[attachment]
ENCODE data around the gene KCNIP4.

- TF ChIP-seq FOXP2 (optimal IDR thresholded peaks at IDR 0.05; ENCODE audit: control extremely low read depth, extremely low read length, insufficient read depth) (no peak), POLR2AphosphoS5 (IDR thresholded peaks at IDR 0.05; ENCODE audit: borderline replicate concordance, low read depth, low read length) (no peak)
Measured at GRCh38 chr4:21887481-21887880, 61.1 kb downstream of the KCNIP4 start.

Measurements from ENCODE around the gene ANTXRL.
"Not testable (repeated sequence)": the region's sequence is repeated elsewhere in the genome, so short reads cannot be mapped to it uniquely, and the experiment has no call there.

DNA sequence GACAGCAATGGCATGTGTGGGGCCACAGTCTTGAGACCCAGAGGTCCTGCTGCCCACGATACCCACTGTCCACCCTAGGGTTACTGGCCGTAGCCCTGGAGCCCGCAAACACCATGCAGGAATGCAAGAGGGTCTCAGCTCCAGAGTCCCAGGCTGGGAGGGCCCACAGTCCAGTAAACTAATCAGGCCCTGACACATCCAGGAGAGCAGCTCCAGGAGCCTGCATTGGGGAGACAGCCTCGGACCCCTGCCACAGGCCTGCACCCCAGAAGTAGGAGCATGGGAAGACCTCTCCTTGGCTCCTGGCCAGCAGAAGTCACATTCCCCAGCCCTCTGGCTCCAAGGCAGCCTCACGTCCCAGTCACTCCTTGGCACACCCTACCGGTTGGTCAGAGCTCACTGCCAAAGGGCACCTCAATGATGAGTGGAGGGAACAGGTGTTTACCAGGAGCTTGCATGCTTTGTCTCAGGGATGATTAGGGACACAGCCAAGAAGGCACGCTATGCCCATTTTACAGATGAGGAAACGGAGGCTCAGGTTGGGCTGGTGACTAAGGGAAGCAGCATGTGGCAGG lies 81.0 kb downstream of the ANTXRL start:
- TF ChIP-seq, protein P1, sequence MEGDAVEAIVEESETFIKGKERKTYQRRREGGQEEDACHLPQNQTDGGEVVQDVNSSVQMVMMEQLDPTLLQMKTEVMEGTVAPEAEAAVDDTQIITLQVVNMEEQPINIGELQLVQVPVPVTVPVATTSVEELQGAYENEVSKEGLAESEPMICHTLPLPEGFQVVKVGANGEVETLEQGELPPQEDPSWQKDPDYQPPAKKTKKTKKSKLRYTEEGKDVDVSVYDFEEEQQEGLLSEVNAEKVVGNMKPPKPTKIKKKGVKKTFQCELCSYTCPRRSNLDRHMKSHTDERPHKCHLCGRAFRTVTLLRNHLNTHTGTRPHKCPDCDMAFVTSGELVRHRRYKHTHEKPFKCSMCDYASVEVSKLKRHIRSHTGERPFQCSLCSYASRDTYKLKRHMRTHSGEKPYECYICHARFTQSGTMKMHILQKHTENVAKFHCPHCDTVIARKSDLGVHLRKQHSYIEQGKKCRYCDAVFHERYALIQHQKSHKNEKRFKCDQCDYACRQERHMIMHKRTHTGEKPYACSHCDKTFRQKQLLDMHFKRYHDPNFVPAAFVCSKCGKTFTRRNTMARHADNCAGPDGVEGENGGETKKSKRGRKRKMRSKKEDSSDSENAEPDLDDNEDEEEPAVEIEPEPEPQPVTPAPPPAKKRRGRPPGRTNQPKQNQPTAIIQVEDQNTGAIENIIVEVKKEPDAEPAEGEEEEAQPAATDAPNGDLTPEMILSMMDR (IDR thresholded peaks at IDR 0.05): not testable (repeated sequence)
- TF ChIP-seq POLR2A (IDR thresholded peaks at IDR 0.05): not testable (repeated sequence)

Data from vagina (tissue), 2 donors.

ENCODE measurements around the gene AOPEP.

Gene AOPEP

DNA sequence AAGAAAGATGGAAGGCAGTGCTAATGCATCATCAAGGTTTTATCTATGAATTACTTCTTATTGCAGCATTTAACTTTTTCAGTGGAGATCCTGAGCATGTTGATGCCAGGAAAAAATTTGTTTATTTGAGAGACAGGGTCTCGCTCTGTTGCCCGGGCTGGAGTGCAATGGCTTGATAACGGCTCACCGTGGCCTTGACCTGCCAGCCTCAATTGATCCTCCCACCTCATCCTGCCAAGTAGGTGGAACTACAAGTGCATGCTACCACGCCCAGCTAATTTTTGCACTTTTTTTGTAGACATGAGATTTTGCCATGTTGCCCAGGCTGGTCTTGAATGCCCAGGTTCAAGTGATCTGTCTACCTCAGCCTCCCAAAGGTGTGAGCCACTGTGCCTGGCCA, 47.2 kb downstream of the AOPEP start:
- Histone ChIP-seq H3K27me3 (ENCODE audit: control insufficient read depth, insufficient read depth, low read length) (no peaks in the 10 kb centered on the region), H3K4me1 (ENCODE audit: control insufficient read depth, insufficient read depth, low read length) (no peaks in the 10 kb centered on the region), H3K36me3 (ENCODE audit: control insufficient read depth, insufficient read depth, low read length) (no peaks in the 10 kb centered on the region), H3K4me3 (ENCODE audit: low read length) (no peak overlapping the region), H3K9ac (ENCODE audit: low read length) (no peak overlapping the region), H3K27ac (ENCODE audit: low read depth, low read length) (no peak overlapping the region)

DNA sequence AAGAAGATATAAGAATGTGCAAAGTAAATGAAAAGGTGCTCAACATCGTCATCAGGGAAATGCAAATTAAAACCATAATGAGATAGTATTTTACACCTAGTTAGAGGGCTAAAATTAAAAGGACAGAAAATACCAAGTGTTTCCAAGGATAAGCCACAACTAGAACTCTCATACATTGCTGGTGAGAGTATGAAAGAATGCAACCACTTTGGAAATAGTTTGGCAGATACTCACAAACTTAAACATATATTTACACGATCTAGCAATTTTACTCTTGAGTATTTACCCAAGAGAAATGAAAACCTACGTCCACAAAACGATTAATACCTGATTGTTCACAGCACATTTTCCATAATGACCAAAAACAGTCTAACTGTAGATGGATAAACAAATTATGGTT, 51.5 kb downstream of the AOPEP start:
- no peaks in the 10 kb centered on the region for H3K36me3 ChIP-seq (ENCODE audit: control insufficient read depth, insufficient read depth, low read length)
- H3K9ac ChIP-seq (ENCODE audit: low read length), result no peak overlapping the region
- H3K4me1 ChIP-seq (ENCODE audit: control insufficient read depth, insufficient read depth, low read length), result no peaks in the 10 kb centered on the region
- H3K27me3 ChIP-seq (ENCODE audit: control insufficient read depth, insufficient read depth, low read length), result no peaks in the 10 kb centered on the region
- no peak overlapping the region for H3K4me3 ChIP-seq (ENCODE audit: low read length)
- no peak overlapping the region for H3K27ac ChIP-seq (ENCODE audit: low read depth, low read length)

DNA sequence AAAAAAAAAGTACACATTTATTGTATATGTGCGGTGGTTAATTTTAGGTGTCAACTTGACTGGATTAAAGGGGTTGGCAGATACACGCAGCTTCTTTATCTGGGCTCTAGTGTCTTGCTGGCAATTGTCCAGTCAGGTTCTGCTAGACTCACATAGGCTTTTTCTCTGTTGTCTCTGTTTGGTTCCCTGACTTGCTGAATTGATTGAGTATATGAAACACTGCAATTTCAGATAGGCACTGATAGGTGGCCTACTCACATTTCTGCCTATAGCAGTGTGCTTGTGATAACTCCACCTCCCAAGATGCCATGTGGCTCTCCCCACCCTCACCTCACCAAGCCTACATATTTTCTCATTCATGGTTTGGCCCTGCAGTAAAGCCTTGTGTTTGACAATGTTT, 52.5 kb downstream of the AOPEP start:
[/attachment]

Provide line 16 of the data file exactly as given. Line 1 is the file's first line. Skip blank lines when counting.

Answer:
- H3K9ac ChIP-seq (ENCODE audit: low read length), result no peak overlapping the region